“These are not optimistic numbers. These are not low numbers,” Principal Robert Johnson of Reilly Johnson Architecture said at the time. “These are really comfortable numbers.”

At an estimated cost of $70 per inmate per day (assuming each inmate is healthy), housing 35-40 prisoners in the Two Rivers facility would cost between $882,000 per year and $1,022,000 per year. 

With 35 inmates, the cost would surpass the $10.3 million for the first facility in 12 years and the $11.6 million for the second facility early into the 13th. With 40 inmates, the cost would surpass the cost of a $10.3 million facility early into its 10th year and $11.6 million about halfway into the 11th.

If the county were to build a jail, none of these numbers take into account the cost of maintaining the building, or feeding and taking care of inmates. According to Fenner, a good facility may last 25-30 years and the current jail has lasted since 1976.

Fenner acknowledged that building a new facility would be a tough sell for county taxpayers, but believed he could convince them towards his way of thinking by showing them the numbers.

“Do you want to spend your tax dollars on prisoners? Nobody does,” he said. “Somebody’s in jail, they did something wrong. Why should I have to pay for that? But that’s the way it goes.

“We can farm them out and it will be all right for a year or two, but you’re paying lots of money.”

Other aspects of the incarceration question

Hardin Mayor Jack Lane said he recently read the ACLU report and found it “one sided,” as it was largely based on inmate interviews without what he considered to be significant input from law enforcement, whom he made a point to commend. Nonetheless, he agreed with commissioners that the jail would eventually need to close.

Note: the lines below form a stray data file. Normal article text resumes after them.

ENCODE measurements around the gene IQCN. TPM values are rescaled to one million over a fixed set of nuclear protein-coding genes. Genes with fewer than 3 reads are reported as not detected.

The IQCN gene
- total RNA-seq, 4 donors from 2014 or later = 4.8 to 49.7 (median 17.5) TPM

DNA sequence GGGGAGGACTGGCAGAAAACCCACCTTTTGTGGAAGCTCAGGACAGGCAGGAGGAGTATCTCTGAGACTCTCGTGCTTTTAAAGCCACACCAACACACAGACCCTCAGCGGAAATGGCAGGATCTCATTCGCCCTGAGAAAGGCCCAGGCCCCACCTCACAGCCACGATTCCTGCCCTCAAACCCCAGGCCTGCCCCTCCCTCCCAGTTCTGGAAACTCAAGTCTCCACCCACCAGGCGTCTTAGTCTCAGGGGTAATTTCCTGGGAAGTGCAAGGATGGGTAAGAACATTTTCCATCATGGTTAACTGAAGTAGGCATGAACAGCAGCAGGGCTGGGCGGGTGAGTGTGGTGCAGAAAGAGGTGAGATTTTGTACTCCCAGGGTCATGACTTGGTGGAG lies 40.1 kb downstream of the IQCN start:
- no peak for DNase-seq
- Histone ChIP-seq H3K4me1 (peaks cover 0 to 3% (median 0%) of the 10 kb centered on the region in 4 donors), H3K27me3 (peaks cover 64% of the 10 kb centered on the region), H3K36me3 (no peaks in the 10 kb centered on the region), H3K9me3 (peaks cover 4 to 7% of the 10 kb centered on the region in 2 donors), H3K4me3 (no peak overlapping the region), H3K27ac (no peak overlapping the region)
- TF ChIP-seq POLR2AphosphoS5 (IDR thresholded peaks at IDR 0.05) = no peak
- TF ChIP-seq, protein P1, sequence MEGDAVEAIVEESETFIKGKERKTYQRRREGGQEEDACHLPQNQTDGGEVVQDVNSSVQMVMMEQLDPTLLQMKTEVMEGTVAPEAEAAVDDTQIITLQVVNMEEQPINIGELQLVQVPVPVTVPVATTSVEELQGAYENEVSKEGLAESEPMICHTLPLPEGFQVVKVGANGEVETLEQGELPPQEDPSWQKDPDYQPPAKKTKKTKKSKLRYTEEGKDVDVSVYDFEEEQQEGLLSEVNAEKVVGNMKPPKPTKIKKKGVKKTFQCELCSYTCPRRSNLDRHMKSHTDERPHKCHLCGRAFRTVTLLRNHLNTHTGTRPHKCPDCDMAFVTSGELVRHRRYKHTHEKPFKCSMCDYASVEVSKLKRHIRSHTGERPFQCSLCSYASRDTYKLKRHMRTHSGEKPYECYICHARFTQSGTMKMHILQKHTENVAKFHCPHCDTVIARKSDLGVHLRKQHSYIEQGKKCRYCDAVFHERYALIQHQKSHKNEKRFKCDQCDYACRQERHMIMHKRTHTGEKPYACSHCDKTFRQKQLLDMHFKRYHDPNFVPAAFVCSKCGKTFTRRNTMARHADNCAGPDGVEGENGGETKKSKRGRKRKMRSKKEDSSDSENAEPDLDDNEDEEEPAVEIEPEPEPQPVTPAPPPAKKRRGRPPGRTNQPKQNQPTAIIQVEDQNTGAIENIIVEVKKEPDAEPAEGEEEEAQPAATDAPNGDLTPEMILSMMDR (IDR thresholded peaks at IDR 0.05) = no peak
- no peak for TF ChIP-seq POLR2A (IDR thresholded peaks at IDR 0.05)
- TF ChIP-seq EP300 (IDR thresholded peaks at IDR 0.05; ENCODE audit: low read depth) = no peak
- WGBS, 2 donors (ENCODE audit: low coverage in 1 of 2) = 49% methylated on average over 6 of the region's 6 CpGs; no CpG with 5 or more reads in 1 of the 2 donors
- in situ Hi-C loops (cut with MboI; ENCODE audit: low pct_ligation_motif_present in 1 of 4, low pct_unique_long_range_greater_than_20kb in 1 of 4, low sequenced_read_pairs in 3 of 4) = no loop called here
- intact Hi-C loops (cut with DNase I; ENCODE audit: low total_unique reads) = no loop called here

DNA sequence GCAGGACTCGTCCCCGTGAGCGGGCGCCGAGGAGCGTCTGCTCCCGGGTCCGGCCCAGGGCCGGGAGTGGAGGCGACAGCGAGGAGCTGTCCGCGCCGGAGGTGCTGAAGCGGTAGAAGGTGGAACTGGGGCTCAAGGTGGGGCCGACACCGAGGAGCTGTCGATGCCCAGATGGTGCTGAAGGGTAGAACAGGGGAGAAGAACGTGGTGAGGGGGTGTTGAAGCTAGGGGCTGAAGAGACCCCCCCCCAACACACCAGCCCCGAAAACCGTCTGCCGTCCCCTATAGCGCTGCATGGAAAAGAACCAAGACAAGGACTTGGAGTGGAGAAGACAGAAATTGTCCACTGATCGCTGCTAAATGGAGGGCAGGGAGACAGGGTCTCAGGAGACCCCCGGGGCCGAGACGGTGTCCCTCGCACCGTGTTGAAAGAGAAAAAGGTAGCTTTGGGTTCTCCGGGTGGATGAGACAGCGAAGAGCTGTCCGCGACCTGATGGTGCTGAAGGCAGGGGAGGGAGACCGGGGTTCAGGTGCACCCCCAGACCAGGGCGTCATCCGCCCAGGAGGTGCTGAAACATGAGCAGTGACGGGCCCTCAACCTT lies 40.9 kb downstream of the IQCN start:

Unlike the commissioners, however, he believed Emerald Companies, who owns the Two Rivers facility, could play a part in housing detainees. He said county officials, at present, seemed set on a building “designed to their specifications.” For example, he said, county officials aren’t fond of the fact that the Two Rivers facility has skylights but no windows.

“I think it might be possible for them to work out an agreement with Emerald, because they have such a strong program to address addictions, alcohol and drugs,” he said. “I think they could help the county.”

Lane, who formerly worked as a juvenile probation officer, found that many of the people in jail  struggle with drug and alcohol problems. A recovery system like Two Rivers’ Turning Point Program, he said, could help more local inmates get over their addictions and – in the long run – possibly save both the county and city money.

“I think it would be worth looking into, seriously,” he said.

Jim Taylor, legal director for the ACLU, said the organization isn’t “actively pursuing litigation against Big Horn County” at present, though they are figuring out which jails to fix through policy and negotiations, and which ones to sue.